5 Ways To Get Pillowy-Soft Bread Like The Ones You Find Outside

June 12, 2018

5 Ways To Get Pillowy-Soft Bread Like The Ones You Find Outside

There's something magical about the bread you get at your local bakeries - they're always sooo soft and fluffy. 

Many of these breads, especially packaged ones, are made with a ton of chemical additives such as calcium propionate, amylase, and chlorine dioxide which help keep them soft, light, and fluffy for days.

Baking bread is not as difficult as you might think! You don't even need a mixer, just some good ol' handwork will get you soft and fluffy bread without all that extra chemicals you don't want. Who says it's impossible to get bakery-soft bread at home? Follow these 5 tips and you're on your way to carb heaven. 

1. Bread flour over all-purpose flour

Bread dough

All-purpose flour, as its name speaks for itself, is suitable for making all types of baked goods such as cookies, cakes, and bread. It has a lower protein content as compared to bread flour; the high protein in bread flour helps to create more gluten and rise in your baked breads, producing a lighter and chewier loaf. 

While you are able to substitute all-purpose flour for bread flour, it is highly recommended to follow the type of flour required by the recipe in order to yield optimum results. 

2. Do the Windowpane Test

Translucent membrane of windowpane test

The windowpane test is very useful when making bread. Also called the Membrane Test, it is used to test if your bread dough has been sufficiently kneaded. Insufficient kneading will result in underdeveloped gluten, creating a dense loaf.

To prevent that, check your bread dough by taking a small ball of dough. Next, using your fingers, gently stretch it out in circular motions. Your dough is good to go when it yields a translucent membrane, similar to that of a windowpane. If your dough breaks/tears easily, then continue kneading for a couple of minutes before repeating the test.

Watch video tutorial: 


3. Use warm/room temperature water instead of hot water 

yeast bubbling

In our Salted Egg Yolk-Chocolate Bread and Homemade Cinnamon Rolls baking kits, yeast is used to help the bread rise.

And how does yeast help create those air bubbles in your loaves? Yeast cells that are present in yeast are alive, and will metabolize the simple sugars they interact with, releasing gases into the bread dough, giving your bread rise. Therefore, using hot water will kill these cells, preventing them from reacting and bubbling up, resulting in failed bread.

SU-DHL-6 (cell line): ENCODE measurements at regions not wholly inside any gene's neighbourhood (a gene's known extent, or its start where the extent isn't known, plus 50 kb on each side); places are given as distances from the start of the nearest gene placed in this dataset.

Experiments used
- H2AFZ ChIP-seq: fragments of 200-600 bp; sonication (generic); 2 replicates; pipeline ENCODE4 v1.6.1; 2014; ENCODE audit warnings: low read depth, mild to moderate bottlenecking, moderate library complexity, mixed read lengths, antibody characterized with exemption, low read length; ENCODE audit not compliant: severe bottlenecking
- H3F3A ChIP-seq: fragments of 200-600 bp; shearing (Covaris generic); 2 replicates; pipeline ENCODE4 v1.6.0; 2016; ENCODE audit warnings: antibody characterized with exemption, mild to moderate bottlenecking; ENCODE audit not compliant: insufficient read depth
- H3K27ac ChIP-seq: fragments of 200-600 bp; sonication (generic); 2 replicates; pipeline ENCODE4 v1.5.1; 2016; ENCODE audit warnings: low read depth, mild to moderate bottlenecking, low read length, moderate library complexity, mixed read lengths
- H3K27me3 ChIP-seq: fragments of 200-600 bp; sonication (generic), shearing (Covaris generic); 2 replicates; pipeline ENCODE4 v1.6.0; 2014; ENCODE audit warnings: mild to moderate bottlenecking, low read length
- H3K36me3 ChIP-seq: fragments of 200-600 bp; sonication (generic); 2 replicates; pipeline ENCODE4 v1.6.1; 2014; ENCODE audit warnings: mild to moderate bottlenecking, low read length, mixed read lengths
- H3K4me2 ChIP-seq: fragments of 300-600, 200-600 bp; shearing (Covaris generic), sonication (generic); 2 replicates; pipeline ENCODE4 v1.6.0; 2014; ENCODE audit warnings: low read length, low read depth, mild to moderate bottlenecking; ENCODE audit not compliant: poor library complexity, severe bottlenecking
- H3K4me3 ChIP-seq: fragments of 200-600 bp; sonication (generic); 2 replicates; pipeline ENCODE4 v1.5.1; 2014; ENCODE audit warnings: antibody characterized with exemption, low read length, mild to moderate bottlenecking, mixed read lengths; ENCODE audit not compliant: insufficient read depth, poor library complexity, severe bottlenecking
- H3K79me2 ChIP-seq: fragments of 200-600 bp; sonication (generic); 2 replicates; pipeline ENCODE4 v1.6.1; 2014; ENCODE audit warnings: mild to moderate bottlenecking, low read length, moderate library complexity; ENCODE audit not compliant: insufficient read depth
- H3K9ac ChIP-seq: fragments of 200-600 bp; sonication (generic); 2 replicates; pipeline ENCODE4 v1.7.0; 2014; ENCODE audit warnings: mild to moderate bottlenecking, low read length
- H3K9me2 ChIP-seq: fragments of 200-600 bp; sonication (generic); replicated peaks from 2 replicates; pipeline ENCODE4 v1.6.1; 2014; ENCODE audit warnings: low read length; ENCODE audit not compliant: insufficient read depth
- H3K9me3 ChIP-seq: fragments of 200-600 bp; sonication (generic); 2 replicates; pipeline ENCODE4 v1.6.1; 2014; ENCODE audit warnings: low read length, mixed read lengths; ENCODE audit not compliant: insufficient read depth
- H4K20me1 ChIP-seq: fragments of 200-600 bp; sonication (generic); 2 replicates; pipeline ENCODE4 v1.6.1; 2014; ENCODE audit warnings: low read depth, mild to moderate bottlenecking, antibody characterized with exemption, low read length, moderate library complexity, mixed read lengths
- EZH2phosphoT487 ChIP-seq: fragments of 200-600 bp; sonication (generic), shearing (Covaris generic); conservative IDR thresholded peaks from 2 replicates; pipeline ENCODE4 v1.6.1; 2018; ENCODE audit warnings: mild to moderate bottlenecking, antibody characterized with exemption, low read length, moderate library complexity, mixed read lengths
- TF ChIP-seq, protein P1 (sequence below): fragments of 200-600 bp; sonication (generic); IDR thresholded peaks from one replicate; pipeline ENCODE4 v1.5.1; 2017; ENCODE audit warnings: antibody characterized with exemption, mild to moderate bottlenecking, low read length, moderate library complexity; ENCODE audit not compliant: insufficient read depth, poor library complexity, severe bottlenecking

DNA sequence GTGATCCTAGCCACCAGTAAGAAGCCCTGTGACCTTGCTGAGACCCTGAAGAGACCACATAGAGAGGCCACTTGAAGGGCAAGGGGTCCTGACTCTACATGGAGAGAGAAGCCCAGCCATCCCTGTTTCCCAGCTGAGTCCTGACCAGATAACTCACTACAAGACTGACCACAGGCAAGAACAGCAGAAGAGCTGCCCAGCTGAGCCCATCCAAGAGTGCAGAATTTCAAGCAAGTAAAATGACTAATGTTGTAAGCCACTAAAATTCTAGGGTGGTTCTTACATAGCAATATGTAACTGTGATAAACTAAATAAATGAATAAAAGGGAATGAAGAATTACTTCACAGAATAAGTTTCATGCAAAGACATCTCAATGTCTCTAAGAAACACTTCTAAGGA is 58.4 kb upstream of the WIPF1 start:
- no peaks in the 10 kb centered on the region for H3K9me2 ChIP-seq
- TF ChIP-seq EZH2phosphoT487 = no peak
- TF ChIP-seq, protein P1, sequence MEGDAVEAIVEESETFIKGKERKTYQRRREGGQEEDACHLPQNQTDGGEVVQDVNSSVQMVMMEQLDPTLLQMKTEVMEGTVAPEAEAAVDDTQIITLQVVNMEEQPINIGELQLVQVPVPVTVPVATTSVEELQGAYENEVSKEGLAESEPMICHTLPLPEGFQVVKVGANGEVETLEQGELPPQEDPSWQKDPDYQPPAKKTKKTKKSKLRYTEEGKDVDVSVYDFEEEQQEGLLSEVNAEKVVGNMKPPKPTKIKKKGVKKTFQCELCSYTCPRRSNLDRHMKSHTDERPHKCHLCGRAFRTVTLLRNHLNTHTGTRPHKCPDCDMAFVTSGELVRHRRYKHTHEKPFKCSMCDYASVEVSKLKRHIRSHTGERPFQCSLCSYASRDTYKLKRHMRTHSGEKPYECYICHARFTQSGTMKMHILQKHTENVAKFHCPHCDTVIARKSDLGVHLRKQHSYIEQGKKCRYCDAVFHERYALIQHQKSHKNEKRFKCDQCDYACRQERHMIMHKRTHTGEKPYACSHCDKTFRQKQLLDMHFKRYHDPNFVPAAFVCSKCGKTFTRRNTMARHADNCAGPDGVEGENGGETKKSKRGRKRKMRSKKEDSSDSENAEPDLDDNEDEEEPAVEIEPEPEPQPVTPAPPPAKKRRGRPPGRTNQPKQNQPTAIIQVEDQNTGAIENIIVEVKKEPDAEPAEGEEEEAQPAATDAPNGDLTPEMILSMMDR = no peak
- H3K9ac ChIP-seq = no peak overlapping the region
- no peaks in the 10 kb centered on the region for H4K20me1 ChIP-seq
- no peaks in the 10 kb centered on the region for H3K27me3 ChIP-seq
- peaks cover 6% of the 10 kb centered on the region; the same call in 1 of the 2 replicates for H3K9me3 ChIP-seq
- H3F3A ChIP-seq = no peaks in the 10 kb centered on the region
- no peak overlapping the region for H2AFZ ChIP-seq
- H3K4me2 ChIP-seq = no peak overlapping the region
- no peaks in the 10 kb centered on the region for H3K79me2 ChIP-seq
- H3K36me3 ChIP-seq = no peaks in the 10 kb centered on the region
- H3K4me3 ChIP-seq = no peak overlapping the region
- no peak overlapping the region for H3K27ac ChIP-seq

4. Use weights instead of measuring cups 


Whenever possible, it is always recommended to use weight measurements instead of measuring cups when weighing ingredients. 

Using measuring cups can be very inaccurate if you do not use them properly. Depending on the way you measure your flour, the resultant weights can be very inconsistent and even differ by 10 grams or so, thereby affecting the end result of your baking. Using too much flour will result in a heavier and denser bread dough, which is not what we want.

Therefore, always remember to ensure that your ingredients are measured precisely!

5. Eye your oven 

oven with loaf

It's very tempting to throw your bread in the oven and leave it there until the timer rings, especially after a long kneading session. Don't do that. Every oven is slightly different and has hot spots, so keep an eye on your loaf, and rotate it if one side appears to be browning too quickly. 

Baking bread might look scary, what with the proofing and kneading involved. But trust us, once you have gotten the hang of it, you'll realise how fun and simple it is! You can fill them with tons of fillings and shape them in a myriad of different ways. The possibilities are endless. 

And if you are a sucker for salted egg yolk and fluffy loaves that you can sink your teeth into, you have to try our Salted Egg Yolk-Chocolate loaf. We shaped it in a braid, but you can simply roll it up or twist it before baking! 

Check out the baking kit here. 

Check out how you can bake it:



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